Pig, reading 'Retirement Calculator: To determine your annual retirement income, just do the following: add your total personal savings to your total employee pension. Divide by the number of retirement years you plan to enjoy.' He works out: 0 + 0 / 0 = 0. Pig, to Goat: 'I love when the math is easy.'
Stephan Pastis’s Pearls Before Swine for the 21st of February, 2020. Essays featuring some point raised by Pearls Before Swine are gathered at this link. No, I don’t know why his every Sunday strip is complaining about the perilously perilous peril of political correctness anymore. I agree it feels like he’s trying to get ahead of something, but, like, he’s got a buffer of like seven years ahead of publication. If he’s got something he’s going to be expected to apologize for you’d think we’d have heard rumors or something by now.

Stephan Pastis’s Pearls Before Swine for the 21st sees Pig working through a simple Retirement Calculator. He appreciates the mathematics being easy. A realistic model would have wrinkles to it. For example, the retirement savings would presumably be returning interest, from investments or from simple deposit accounts. Working out how much one gets from that, combined with possibly spending down the principal, can be involved. But a rough model doesn’t need this sort of detailed complication. It can be pretty simple, and still give you some guidance to what a real answer should look like.

Caption: 'You may be a GEEK if ... you think that doing math in hexadecimal will impress the ladies.' Jay, at a bar, saying, 'Yeah, it's interesting when ya think about it, but 1A + 2B = 45 ... '; two women, walking away, roll their eyes and think of a dripping faucet.
John Zakour and Scott Roberts’s Working Daze for the 21st of February, 2020. This strip doesn’t get a lot of attention from me outside of Pi Day, but when it does, Working Daze gets a mention at this link.

John Zakour and Scott Roberts’s Working Daze for the 21st is a joke about how guys assuming that stuff they like is inherently interesting to other people. In this case, it’s hexadecimal arithmetic. That’s at least got the slight appeal that we’ve settled on using a couple of letters as numerals for it, so that wordplay and word-like play is easier than it is in base ten.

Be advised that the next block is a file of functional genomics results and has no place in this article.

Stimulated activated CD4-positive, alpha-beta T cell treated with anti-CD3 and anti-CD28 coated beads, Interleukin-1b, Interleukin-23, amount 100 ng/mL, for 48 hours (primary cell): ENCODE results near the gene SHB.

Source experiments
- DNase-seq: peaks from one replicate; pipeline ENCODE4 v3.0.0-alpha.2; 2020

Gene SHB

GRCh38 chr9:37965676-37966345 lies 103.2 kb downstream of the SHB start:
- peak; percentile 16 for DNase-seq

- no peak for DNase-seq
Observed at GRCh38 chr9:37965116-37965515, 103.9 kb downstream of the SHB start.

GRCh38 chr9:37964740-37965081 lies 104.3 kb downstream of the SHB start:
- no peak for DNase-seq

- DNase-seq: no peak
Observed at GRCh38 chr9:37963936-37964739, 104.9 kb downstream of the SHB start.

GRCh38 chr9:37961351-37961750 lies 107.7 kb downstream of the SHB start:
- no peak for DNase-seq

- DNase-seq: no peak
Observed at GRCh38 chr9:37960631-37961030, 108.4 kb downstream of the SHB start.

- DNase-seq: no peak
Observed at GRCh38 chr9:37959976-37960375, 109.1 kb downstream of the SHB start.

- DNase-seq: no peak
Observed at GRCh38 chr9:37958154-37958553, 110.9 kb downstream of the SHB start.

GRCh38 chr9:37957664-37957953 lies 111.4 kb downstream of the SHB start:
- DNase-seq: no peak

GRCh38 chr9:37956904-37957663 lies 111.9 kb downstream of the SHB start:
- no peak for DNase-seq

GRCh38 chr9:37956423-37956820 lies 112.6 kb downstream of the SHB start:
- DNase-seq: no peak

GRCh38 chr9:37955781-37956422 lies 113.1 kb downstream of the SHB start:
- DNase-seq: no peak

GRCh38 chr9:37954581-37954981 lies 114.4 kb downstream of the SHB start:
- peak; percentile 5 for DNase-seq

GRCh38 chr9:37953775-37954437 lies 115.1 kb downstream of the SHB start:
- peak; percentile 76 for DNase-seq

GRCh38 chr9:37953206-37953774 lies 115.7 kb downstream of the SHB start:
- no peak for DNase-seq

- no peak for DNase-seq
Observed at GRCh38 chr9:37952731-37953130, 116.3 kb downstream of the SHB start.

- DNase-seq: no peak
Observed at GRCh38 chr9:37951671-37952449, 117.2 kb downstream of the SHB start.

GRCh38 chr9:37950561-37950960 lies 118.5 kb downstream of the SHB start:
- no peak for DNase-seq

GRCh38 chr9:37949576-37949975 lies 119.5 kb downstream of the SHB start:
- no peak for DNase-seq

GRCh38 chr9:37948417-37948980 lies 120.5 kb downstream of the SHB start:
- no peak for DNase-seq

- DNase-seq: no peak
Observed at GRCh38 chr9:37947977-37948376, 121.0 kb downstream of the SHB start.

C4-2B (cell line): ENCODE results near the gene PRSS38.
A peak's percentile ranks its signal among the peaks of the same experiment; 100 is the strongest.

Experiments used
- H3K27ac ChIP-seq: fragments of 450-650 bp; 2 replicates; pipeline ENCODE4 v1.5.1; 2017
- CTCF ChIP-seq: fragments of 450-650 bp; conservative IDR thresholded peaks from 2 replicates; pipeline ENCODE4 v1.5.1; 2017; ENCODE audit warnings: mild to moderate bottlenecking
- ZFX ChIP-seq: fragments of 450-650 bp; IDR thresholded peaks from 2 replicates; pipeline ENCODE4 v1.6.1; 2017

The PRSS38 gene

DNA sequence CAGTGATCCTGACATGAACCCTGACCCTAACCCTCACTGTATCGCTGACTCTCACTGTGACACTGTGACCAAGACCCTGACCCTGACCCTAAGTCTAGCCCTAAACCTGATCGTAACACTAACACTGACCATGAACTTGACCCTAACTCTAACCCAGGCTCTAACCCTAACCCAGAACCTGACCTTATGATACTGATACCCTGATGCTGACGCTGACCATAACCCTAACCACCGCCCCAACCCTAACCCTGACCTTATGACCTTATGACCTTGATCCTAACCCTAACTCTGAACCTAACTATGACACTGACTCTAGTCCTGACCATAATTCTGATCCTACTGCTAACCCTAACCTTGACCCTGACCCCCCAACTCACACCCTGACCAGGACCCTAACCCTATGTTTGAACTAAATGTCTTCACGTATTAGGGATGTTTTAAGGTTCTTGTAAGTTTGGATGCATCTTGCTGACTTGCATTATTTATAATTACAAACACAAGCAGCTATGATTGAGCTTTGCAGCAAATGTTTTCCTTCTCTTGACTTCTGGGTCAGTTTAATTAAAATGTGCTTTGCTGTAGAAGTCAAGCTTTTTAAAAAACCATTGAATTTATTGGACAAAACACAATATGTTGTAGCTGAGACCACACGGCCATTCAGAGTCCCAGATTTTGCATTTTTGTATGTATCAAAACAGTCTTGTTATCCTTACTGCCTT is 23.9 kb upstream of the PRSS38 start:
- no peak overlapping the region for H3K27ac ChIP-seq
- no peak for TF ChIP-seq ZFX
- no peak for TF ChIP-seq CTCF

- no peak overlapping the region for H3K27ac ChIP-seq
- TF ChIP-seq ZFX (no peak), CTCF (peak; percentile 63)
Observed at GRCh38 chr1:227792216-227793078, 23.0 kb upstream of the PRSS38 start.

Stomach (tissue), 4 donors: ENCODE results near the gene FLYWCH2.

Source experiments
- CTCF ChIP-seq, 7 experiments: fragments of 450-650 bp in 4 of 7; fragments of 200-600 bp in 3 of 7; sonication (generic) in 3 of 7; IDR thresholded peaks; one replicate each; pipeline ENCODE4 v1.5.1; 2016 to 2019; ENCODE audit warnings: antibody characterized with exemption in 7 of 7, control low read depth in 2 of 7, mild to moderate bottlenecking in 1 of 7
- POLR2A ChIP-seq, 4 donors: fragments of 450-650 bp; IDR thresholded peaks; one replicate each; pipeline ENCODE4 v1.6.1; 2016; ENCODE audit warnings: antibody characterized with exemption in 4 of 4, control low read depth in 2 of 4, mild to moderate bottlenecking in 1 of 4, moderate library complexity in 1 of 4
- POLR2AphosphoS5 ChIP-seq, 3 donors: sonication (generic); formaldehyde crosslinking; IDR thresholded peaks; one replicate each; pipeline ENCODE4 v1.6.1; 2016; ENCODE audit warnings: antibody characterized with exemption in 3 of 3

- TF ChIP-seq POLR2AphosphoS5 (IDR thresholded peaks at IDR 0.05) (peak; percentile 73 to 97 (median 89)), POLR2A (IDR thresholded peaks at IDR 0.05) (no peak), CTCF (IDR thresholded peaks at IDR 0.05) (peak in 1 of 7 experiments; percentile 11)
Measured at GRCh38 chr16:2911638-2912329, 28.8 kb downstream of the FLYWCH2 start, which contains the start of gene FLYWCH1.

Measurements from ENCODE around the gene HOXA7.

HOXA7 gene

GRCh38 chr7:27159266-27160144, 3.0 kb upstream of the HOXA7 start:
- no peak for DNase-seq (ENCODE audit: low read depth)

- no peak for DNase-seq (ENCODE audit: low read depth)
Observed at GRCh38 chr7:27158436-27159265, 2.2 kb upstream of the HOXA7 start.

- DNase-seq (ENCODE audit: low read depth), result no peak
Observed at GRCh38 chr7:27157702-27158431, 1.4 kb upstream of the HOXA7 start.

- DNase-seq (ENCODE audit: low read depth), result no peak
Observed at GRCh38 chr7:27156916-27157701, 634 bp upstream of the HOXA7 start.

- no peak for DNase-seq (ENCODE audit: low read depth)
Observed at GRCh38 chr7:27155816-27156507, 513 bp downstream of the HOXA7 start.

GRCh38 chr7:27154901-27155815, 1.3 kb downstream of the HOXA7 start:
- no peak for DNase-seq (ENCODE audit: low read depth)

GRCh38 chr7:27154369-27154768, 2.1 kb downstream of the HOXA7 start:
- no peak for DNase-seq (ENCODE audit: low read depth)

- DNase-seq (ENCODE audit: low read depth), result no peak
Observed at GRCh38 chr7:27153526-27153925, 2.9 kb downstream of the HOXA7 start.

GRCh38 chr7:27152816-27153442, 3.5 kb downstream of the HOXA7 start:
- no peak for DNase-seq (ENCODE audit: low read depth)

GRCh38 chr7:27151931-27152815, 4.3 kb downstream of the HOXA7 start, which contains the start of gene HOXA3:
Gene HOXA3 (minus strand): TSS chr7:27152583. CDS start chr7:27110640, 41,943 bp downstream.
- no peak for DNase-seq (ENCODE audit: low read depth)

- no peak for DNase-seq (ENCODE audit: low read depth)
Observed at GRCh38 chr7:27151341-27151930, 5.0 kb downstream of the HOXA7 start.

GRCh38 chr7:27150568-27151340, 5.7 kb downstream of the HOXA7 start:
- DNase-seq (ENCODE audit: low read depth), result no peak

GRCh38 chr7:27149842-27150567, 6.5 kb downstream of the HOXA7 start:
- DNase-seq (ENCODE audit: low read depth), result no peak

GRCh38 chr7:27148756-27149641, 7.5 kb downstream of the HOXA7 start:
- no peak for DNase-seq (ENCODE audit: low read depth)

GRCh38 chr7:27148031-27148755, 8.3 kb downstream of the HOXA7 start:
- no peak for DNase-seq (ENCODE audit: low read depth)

And this wraps up a string of comic strips all with some mathematical theme that all posted on the same day. I grant none of these get very deep into mathematical topics; that’s all right. There’ll be some more next week in a post at this link. Thank you.

Author: Joseph Nebus

I was born 198 years to the day after Johnny Appleseed. The differences between us do not end there. He/him.

2 thoughts on “Reading the Comics, February 21, 2020: February 21, 2020 Edition”

    1. It’s an interesting case really. We look at 0 divided by 0 and it’s easy to see the reasoning why it can’t be defined. But when it’s put as zero retirement savings over even zero years it’s hard to avoid seeing zero as the result. I’m not sure what it is that makes it different; possibly the attachment of units. Possibly that nobody really believes they’re going to live zero years in retirement. Even if they don’t think it’ll be long, they think it’ll be long enough to finish the thought of “how long will I live” … and zero dollars divided by a hundredth of a second is meaningful enough.

      But then it seems like the relevant measure isn’t how long someone lives'' buthow many chances to spend money” someone will have. If you’re washed up on a deserted island, there’s no chance to spend any money. Whether you had a million dollars, ten dollars, or a penny you’d live just as well and just as long. So wouldn’t having zero dollars be exactly as good?

      There’s something incomplete in our intuition here.

      Like